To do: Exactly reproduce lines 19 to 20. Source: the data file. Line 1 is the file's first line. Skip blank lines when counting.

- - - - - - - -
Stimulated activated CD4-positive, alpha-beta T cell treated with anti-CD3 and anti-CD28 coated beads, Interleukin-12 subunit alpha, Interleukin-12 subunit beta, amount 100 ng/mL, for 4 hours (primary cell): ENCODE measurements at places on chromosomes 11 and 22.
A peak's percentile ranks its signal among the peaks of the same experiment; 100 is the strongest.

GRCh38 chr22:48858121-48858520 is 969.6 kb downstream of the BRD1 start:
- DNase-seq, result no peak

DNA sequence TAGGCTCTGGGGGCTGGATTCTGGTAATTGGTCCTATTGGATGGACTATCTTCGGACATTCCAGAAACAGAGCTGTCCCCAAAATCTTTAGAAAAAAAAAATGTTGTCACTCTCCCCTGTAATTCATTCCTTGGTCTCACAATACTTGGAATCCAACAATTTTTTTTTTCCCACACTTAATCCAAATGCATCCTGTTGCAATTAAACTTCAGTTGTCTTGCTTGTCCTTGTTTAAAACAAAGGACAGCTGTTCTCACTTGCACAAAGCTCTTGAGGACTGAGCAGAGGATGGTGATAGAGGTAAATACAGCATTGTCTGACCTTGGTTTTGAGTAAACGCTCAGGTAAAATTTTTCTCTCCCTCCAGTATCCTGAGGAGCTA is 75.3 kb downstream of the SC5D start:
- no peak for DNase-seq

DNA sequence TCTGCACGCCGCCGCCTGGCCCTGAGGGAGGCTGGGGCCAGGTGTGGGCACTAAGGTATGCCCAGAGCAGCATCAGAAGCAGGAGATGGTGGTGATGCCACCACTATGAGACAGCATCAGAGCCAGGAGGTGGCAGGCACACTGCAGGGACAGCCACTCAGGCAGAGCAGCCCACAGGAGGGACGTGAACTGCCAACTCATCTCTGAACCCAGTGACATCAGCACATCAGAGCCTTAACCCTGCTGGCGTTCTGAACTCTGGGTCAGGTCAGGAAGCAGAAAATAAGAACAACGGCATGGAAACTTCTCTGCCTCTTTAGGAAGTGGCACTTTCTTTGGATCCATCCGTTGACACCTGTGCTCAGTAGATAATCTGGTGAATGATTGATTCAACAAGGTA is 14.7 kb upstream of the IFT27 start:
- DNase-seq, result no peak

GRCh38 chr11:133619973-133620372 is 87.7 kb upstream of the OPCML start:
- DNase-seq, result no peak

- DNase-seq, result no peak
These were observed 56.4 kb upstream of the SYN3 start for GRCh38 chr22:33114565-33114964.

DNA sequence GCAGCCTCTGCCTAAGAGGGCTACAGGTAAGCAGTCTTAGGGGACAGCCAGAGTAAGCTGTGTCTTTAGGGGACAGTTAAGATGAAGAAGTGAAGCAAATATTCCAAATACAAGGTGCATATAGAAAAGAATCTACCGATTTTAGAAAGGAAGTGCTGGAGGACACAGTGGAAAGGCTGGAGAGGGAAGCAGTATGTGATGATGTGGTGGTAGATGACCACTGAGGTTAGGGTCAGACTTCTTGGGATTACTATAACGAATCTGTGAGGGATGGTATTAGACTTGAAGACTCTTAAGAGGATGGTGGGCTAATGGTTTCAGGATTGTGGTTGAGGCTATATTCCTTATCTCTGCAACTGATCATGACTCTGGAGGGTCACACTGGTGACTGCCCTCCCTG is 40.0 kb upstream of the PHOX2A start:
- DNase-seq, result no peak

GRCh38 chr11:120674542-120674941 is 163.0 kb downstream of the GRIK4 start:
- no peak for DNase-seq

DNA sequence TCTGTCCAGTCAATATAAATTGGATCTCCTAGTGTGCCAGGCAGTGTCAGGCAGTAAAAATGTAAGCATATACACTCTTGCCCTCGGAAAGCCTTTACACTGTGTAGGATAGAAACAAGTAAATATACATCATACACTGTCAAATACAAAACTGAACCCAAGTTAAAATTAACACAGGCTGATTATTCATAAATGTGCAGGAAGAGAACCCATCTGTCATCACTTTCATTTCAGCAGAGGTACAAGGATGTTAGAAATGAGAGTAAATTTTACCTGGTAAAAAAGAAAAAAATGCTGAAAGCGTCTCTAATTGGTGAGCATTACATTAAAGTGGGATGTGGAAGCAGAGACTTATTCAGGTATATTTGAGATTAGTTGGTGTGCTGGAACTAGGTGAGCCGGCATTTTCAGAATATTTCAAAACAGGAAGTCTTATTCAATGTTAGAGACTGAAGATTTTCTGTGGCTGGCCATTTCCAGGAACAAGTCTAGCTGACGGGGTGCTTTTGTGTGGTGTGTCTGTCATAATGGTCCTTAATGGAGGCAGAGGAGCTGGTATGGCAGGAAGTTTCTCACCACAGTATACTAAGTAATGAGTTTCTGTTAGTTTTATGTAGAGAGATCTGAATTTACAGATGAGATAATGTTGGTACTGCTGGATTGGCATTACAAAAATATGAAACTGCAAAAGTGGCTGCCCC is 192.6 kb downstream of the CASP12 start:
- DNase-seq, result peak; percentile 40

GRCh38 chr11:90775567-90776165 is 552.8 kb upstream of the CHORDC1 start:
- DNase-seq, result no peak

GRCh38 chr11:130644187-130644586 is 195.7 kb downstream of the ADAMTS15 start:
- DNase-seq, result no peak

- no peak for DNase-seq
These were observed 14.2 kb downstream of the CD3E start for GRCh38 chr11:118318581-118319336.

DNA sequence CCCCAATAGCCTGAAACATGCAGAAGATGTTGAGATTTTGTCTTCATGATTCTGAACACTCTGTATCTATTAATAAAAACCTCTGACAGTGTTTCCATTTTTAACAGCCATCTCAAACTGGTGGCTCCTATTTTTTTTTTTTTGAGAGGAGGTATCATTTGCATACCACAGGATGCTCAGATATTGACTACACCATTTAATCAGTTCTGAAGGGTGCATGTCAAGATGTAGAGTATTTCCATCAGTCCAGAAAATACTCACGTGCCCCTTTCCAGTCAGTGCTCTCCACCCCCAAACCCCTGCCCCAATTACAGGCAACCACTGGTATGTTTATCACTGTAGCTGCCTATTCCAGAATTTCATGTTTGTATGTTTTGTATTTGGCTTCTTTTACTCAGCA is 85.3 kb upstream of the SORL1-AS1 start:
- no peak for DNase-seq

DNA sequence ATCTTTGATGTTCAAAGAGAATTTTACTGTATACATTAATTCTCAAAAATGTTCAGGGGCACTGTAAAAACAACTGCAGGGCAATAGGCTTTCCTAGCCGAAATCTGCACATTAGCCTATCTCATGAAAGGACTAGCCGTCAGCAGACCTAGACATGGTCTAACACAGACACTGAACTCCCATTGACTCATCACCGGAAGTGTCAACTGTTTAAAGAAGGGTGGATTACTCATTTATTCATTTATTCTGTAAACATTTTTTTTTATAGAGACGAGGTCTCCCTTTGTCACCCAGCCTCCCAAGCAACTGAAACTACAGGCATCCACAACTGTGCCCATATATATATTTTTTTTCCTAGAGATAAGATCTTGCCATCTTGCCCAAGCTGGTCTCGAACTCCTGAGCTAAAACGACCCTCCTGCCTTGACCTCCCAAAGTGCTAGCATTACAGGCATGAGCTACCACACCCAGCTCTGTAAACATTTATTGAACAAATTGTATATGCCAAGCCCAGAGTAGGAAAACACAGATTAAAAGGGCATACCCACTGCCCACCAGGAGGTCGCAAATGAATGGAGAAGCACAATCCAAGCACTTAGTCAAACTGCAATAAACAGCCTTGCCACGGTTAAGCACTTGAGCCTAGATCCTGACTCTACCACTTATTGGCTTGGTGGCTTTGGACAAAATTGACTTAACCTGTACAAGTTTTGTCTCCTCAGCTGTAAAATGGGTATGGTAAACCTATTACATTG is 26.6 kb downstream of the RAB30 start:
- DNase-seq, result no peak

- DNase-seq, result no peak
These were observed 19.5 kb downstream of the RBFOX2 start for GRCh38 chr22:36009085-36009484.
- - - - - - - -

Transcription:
GRCh38 chr11:90775567-90776165 is 552.8 kb upstream of the CHORDC1 start:
- DNase-seq, result no peak